I Can't Afford a Lawyer. Can I Do It Myself or Get Free Legal Help?

If you have a legal issue and low income, one of your biggest worries is probably whether you can afford a lawyer. Most highly trained professionals don't give away their services for free, and attorneys are no different. The good news is that tackling a legal issue can be less expensive than ever before. For example, some attorneys now offer "unbundled" legal services, meaning they'll help you with one or a few of the issues facing you for less cost than obtaining full representation, and you handle the rest of the matter yourself.

If your financial situation just doesn't allow for hiring an attorney in any capacity, however, you are left with only a few options: Do-it-yourself (DIY), or finding pro bono legal representation. This article explains the pros and cons of both options.

Is Handling Your Own Legal Issue Ever a Good Idea?

You do not need to hire a lawyer to enter into contracts, represent yourself in court, and perform other legal actions. But going it alone can be risky. A do-it-yourself approach to a legal issue is best if you have a relatively straightforward legal task you want to accomplish that doesn't have a lot of deadlines, steps to complete, or another party that's opposing you. If you are in a legal fight DIY is difficult and should be avoided if possible. Also, keep in mind that you cannot represent anyone else in court, even a family member, or it is considered practicing law without a license.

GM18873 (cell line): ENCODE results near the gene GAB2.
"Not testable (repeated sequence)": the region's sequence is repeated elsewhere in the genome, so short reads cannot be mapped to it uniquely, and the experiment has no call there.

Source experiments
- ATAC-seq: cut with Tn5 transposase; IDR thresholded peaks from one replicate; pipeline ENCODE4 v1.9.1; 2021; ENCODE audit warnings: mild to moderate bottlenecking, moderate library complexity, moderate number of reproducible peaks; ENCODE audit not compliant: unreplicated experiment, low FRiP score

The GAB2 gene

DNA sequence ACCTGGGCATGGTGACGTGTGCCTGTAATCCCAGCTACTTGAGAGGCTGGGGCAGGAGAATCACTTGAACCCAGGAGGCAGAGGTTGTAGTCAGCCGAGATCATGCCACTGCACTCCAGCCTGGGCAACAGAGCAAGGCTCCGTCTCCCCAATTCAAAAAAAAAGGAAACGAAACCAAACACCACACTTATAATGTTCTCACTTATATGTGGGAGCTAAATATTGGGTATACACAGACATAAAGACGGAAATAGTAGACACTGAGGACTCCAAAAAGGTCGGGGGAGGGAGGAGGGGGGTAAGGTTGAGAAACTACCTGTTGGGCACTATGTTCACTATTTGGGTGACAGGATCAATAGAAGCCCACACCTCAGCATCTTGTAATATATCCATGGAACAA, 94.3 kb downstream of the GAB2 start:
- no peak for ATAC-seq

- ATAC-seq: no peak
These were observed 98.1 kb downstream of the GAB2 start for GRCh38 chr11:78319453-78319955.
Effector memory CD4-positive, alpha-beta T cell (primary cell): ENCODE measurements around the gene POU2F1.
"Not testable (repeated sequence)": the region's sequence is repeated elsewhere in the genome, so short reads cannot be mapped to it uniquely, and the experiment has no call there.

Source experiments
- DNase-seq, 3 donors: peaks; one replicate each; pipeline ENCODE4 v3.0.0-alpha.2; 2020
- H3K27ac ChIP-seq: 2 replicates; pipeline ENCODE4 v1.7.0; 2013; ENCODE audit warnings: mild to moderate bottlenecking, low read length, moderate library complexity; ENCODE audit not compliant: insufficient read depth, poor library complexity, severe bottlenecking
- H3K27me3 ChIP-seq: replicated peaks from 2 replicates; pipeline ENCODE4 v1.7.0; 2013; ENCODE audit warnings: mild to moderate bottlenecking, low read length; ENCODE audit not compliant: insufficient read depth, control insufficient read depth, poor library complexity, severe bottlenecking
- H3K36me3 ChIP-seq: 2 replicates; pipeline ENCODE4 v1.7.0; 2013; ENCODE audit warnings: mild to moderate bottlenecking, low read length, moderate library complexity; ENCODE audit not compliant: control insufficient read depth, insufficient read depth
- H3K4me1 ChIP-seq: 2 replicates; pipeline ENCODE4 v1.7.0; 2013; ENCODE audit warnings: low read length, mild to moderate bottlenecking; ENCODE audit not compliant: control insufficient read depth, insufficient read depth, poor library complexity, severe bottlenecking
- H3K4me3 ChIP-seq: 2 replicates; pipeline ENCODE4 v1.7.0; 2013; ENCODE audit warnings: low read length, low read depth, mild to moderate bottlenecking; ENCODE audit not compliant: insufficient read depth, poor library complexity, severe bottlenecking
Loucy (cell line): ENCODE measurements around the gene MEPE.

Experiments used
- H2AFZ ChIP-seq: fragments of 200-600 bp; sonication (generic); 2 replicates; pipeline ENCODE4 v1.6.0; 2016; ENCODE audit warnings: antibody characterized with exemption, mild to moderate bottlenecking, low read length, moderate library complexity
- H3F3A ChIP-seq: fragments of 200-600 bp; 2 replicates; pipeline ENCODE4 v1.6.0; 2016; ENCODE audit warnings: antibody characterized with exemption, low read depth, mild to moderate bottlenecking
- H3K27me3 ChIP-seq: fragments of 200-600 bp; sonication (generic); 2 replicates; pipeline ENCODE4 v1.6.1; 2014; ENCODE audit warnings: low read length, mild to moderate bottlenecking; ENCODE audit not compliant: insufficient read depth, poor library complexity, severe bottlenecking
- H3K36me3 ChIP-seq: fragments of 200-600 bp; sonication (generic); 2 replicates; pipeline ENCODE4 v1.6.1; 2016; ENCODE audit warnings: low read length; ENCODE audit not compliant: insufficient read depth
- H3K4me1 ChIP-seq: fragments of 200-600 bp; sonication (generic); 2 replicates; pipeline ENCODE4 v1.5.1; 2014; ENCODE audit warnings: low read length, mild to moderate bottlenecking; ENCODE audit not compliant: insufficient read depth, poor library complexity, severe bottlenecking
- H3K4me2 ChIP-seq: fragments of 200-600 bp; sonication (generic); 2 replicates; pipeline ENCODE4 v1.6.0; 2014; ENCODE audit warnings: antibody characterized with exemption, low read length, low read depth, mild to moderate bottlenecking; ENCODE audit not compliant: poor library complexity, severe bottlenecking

Circumstances when DIY might be a good option include:

  • Following forms and templates: If you can find a trustworthy service, a fill-in-the-blank form will often provide an easy way to create certain legal documents without the help and expense of a lawyer. FindLaw has forms for creating a last will and testament and other estate planning documents, as one example.
  • Resolving the issue without taking legal action: In some cases, like a contract dispute, it may be possible to resolve the conflict without legal action at all. For example, you may be able to reach an arrangement with your landlord if you both know the alternative is going to court. Sometimes it pays to exhaust all other options before getting a lawyer involved. FindLaw has a significant amount of free legal information that may help you with this.